Sidewalk Toronto: Data Governance in the Age of Smart Cities
Sidewalk Toronto is a collaborative initiative by Waterfront Toronto (public entity) and Alphabet’s Sidewalk Labs (private entity and sister company of Google). The goal is to create a mixed-use urban community with new digital technology, thereby creating a ‘digital layer’ of data and technology meant to bolster the community it serves with regards to sustainability, mobility, and innovation.
Although Sidewalk Labs has revealed an integrated approach to the development of Sidewalk Toronto, through stakeholder engagement and public consultation, tensions are beginning to rise about
1) the authenticity of public consultations that are being led and framed by the vendor themselves, and
2) a community that is controlled by a private entity. You cannot simply opt out of space that you live and work in because of ethical issues surrounding data privacy.
Tech entrepreneur and member of the expert advisory panel for Sidewalk Toronto, Saadia Muzaffar, resigned in October 2018 because of the data privacy issues that were raised regarding the link between the private company owning data of citizens within this community.
“The most recent public roundtable in August displayed a blatant disregard for resident concerns about data and digital infrastructure.” — Saadia Muzaffar
After significant public consultation, questions rose about the authenticity of Sidewalk Labs’ approach. The new data governance proposal that was released builds upon the responsible data use policy framework that was released months previous; however, public consultation wasn’t taken into account. The new data governance proposal disregards public consultation concerns and is “a different approach reflecting a smart city concept.”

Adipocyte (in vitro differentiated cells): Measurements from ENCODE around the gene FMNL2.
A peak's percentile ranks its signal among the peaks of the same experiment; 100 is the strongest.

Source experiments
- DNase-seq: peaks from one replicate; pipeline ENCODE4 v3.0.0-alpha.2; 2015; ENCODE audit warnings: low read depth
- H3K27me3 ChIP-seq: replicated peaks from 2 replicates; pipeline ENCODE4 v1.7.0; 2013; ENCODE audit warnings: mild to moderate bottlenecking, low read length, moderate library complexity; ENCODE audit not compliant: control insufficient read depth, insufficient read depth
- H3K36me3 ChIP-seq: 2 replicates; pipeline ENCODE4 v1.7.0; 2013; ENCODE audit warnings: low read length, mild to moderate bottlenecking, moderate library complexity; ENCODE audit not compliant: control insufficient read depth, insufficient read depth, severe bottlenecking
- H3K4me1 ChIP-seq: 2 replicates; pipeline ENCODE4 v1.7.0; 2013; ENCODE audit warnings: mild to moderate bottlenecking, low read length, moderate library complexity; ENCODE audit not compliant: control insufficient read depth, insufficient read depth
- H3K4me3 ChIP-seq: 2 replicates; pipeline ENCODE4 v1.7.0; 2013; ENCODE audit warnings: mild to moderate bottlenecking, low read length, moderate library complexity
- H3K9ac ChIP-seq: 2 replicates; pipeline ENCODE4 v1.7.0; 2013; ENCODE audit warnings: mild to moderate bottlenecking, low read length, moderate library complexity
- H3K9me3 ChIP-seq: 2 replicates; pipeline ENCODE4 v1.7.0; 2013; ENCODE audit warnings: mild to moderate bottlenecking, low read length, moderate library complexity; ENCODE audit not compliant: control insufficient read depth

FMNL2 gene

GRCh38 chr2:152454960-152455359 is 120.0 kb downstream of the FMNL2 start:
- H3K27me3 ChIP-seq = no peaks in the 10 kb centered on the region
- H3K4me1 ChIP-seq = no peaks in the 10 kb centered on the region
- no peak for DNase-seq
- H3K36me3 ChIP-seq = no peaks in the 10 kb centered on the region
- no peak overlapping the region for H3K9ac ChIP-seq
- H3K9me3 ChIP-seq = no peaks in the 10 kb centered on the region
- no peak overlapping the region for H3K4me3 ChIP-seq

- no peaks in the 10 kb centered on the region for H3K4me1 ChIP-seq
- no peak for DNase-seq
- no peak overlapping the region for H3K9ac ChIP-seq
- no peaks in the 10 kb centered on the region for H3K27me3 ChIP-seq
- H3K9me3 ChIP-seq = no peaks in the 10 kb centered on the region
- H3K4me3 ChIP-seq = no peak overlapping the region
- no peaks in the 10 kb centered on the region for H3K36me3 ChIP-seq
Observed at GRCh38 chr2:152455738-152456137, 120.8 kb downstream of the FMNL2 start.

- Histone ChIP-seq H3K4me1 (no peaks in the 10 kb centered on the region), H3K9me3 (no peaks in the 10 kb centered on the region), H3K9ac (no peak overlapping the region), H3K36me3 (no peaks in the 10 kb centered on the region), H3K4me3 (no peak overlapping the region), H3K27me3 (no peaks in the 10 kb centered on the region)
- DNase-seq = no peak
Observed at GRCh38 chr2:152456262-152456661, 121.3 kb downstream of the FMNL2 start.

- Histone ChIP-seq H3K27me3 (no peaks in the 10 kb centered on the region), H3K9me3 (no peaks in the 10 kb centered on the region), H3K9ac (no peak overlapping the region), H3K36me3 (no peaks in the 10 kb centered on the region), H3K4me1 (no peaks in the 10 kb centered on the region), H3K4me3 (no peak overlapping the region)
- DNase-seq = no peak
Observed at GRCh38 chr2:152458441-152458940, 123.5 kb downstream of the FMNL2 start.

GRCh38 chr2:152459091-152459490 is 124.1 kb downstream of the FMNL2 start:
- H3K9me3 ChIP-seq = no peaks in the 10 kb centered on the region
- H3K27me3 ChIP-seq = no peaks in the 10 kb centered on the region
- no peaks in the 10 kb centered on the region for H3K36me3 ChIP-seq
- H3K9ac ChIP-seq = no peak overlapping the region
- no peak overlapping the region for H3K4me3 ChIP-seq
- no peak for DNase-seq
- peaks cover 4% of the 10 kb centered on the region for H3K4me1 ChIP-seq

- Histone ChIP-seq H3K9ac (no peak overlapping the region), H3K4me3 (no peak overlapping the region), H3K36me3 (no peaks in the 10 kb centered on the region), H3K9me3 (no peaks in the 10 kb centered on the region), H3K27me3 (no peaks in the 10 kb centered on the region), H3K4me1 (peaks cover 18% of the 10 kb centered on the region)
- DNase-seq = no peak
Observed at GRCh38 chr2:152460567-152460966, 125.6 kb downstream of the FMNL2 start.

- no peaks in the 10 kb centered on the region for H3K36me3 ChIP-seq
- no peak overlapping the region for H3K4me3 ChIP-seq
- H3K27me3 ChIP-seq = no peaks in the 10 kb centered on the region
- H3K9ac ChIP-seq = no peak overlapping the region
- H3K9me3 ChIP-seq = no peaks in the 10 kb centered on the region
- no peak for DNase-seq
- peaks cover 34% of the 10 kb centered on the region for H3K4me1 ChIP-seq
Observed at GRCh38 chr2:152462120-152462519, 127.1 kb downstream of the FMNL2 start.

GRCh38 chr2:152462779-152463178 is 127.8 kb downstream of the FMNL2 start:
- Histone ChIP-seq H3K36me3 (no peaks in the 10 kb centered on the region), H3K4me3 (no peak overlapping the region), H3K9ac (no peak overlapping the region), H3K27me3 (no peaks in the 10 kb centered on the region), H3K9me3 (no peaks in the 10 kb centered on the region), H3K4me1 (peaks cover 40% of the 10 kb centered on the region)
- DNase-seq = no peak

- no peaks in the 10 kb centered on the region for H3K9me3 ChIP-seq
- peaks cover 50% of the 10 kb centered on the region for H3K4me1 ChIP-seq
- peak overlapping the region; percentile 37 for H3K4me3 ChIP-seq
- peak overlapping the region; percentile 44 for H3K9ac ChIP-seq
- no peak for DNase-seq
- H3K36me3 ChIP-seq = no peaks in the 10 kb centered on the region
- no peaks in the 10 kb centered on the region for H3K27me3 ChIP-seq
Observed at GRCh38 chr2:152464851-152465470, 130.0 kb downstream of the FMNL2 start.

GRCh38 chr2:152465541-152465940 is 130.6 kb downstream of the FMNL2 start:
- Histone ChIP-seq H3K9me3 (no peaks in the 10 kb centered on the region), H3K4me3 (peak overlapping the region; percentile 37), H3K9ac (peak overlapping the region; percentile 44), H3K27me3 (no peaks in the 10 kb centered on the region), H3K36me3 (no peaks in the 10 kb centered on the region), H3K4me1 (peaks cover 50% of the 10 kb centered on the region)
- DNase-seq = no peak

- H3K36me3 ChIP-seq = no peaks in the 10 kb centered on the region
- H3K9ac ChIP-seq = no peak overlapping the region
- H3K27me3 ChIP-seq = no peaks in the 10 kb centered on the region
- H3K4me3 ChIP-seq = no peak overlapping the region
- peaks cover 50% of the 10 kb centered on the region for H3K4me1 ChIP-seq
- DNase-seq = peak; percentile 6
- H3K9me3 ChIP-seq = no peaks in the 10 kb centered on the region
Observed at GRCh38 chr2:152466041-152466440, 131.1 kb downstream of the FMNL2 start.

The new data governance proposal was so different that Sidewalk Labs advisor on privacy issues, Dr. Ann Cavoukian, resigned just two weeks after Saadia Muzaffar did.
The biggest shift in the policy framework? Third parties can access identifiable information defined as urban data.
If a government decides to collaborate with private entities in placing a digital layer of data and technology onto its citizens, that government has a legal responsibility to manage the data, ensuring that it abides by relevant provincial law. Many smart cities around the world — Singapore, Barcelona, London — use an open data approach to allow the private sector to innovate using public data; however, this data is still owned by the public.
“What is being envisaged in this proposal seems to be a privatization of the collection of urban data.” — Dr. Anne Cavoukian
Wait, what’s urban data?
Urban Data is data that is collected in a physical area. This can include:
- Private Spaces not owned by those who occupy that space: condo buildings
- Public spaces: streets, parks, sidewalks
- Private spaces that are public-accessible: malls, stores, lobbies
When you have a vendor who is building out a framework for a proposed development plan, leading consultation with the public, and creating policy to support data governance and privacy, there is evidently a conflict of interest. Sidewalk Labs is a private entity that is building out a model for data collection that is mapped out in community members’ day-to-day life.
However, Toronto’s eastern waterfront community is still a real community, with real people — this community is still governed by the laws of the province and is, in a sense, a public institution. The Ontario government needs to be leading the conversation about data collection and governance when it comes to Sidewalk Toronto. Our public institution needs to begin questioning the authenticity of public consultations and data governance strategy development that is being led and framed by the vendor themselves.